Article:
Sunday September 6, 2015 8:51 PM
Members of the Johnstown-Monroe Local School District Board of Education and Johnstown Village Council members were at odds over water and sewer fees at the regularly scheduled Village Council meeting Tuesday evening, Sept. 1.
The lively discussion centered around water and sewer tap fees and capacity charges relative to the school building construction project.
The Johnstown-Monroe Oversight Committee presented Village Council with a proposal that the district’s current proposed water and sewer capacity and tap fees be reduced by 85 percent.
The district representatives’ Powerpoint presentation showed the current proposed tap and capacity fees were far beyond the usual average rate of anywhere from $0 to $150,000, according to a survey of 177 buildings from theOhio Schools Facility Commission.
The school district explained to the village council that the project is 29 percent funded by the state and they would, essentially, be replacing water fixtures, not adding new fixtures.
Johnstown Superintendent Dale Dickson stated the district currently pays $23,315 in water/sewer usage fees.
Discussions about the water and sewer tap fees and capacity charges began in January, according to Tim Swauger, vice president of the Johnstown School Board.
In the middle of the district’s presentation, Johnstown Village Manager Jim Lenner said the school district was using incorrect numbers when calculating the capacity and tap fees.
However, even with the revised dollar figures, the district representatives stood by their request to have an 85-percent reduction of the total figure.
“It’s still above our budget, but we’re trying to compromise,” Swauger said.
“We’d love for that number to be zero. We need to figure out this number so we can finalize our budget and move forward.”
School Board President Ruth Ann Booher emphasized the district and village have a symbiotic relationship and district officials requested a decision as soon as possible.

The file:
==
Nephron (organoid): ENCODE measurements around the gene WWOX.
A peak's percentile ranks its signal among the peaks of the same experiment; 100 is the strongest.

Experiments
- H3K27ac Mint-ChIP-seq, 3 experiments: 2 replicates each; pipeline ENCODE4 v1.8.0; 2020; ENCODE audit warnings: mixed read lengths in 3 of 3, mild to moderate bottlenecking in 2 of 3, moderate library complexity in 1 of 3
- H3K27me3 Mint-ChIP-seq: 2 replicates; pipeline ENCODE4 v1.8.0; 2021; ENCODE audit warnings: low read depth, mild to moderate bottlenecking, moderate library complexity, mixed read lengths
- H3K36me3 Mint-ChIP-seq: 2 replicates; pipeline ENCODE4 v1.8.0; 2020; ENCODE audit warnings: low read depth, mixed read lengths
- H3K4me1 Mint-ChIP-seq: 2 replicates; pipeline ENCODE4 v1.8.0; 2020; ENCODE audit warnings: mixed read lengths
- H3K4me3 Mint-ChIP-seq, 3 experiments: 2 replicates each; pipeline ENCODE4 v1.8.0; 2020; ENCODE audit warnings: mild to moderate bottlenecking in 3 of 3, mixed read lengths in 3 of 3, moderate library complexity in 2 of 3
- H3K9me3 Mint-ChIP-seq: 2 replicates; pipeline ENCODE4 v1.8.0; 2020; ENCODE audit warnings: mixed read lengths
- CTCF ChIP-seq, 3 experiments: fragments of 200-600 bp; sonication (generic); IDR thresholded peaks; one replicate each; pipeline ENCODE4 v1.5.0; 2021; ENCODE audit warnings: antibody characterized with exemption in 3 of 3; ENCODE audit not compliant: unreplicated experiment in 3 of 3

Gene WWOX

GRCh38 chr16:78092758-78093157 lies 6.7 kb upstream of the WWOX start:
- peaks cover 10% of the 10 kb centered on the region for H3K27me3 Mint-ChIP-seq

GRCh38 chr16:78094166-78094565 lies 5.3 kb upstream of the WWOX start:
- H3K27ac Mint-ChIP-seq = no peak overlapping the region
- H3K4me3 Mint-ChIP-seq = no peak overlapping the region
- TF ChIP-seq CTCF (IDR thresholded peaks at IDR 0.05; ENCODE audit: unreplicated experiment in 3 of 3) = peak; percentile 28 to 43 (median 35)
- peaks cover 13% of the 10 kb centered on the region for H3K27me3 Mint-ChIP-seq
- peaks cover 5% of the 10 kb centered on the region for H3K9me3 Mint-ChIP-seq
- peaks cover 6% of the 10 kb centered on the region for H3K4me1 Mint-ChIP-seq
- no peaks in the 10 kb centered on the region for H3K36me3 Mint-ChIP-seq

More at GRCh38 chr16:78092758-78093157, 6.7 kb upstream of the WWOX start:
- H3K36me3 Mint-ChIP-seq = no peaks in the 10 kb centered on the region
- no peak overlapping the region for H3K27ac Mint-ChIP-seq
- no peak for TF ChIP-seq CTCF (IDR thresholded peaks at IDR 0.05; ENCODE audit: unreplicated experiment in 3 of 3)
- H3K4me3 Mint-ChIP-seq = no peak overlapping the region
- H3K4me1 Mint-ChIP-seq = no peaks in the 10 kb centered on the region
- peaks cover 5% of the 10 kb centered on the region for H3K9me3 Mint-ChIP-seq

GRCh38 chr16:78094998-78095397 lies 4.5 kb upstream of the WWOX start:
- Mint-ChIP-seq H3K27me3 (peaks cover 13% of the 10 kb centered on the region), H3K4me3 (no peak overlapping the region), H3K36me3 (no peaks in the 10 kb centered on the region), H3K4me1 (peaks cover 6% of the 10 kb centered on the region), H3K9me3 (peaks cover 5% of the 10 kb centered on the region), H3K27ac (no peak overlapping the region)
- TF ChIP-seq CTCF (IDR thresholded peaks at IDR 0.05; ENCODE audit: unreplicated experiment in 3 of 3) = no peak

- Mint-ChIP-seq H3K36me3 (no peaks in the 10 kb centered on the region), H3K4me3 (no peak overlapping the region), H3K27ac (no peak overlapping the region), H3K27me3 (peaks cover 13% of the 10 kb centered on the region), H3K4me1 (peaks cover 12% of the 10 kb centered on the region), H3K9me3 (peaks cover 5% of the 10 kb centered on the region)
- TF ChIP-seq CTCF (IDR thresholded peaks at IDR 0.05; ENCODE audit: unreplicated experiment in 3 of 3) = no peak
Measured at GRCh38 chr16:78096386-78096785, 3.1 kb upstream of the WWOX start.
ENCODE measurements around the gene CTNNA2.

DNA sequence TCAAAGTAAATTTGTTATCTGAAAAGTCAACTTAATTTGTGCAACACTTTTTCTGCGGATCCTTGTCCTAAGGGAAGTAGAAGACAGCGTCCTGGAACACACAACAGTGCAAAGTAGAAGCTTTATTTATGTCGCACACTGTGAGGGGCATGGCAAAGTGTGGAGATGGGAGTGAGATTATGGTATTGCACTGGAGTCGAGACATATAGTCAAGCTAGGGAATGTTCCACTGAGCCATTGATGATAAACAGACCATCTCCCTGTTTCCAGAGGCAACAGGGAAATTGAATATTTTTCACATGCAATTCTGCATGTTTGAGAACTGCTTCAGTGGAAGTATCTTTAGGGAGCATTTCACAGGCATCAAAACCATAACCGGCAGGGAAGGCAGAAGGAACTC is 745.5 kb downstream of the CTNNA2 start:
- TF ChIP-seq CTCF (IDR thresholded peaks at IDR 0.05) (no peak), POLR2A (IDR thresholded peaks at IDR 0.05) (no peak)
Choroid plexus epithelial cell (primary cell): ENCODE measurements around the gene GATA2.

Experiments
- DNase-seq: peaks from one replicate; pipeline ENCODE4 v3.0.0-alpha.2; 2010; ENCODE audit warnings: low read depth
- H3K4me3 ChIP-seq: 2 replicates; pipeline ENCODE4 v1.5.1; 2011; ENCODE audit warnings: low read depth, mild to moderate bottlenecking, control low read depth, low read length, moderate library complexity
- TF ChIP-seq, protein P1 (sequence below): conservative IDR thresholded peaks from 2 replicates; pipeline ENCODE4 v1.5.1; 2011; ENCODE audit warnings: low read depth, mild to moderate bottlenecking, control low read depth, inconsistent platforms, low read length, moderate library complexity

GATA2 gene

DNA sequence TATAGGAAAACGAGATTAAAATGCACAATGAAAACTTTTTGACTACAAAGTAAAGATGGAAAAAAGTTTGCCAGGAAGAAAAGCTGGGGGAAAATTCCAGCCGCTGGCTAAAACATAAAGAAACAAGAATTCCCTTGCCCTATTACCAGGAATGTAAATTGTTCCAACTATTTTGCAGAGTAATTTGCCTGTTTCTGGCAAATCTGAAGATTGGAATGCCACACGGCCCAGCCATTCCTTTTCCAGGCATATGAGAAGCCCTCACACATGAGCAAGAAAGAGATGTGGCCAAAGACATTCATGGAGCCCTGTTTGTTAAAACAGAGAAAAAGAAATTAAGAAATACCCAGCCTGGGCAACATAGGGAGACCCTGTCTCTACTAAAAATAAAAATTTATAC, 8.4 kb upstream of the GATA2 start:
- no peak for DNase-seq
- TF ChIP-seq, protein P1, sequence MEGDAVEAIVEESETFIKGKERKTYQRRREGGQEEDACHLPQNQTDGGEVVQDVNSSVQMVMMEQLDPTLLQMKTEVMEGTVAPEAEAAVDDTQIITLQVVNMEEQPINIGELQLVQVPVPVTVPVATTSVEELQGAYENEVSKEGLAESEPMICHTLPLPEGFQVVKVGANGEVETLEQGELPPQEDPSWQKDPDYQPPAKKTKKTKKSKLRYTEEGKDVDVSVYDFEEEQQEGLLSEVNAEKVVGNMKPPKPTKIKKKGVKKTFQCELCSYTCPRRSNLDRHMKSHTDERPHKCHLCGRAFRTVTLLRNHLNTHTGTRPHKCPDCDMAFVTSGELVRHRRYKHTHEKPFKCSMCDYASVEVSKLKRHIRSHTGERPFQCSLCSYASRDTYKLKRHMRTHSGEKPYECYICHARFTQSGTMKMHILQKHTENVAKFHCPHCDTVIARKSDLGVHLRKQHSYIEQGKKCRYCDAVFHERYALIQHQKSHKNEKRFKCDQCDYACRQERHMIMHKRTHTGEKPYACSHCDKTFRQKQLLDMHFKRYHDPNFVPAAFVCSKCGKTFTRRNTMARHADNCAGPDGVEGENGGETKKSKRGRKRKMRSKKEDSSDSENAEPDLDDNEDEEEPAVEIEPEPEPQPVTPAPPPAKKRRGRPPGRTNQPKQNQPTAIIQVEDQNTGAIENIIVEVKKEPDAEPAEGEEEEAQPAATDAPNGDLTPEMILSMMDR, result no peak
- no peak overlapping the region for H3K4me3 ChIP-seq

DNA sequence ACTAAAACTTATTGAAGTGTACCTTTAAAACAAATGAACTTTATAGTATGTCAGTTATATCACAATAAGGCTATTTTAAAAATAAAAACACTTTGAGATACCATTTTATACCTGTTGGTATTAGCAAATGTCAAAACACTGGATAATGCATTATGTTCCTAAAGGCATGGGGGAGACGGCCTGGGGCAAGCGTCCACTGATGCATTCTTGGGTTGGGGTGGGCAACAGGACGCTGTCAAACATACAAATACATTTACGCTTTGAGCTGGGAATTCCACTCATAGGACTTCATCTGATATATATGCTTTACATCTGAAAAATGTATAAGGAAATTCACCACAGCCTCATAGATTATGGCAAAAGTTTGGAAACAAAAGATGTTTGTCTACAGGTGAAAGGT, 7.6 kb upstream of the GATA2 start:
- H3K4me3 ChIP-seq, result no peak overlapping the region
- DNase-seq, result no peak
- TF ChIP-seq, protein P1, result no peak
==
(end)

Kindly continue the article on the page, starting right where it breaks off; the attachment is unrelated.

“I pray you will consider this issue as soon as possible,” Booher said.
“Every day we do not put a shovel to the ground, we hear about it in the school district,” she said.
“We will do whatever it takes to work with you.”
Johnstown Mayor Sean Staneart said, legally, the council could not make any decision at that moment because a formal ordinance had not been submitted.
“Right now our hands are tied, but we are not trying to hold up your construction,” Staneart said.
“We want openness, not accusations,” he said.
Lenner said he wished there was a way to just give away the services.
“But whatever we give away, will have to be made up elsewhere,” he said.
“We could potentially have to increase resident’s water and sewer rates if we give away too much right now.”
Lenner emphasized it is a huge decision with big impacts that will not be taken lightly.
Staneart asserted the council is supportive of the school district, but it has an obligation to village residents.
“If we decide to do some kind of waiver for the district, the residents might have to bear some of that cost,” Staneart said.
“We have to be stewards of the residents’ money and we take that seriously,” he said.
“We want to give the district as much as we can, but we need to respect our residents.”
Village Council President Sharon Hendren said she wants what is best for the children, but someone has to pay for the schools.
“We all want this school, but somewhere we have to come up with the money,” she said.
Before discussions began, resident Marvin Block stated that 20 to 25 years ago the community used to be split
“I don’t want to see that happen again,” Block.
“We all represent the village and want what’s best,” he said. “I beg you to keep the peace and listen to everyone with an open mind.”
A special Johnstown Village Council meeting to continue discussions has been scheduled for 7 p.m. Thursday, Sept. 10, in council chambers, 599 South Main St.
The next regular Village Council meeting is scheduled for 7 p.m. Sept. 15.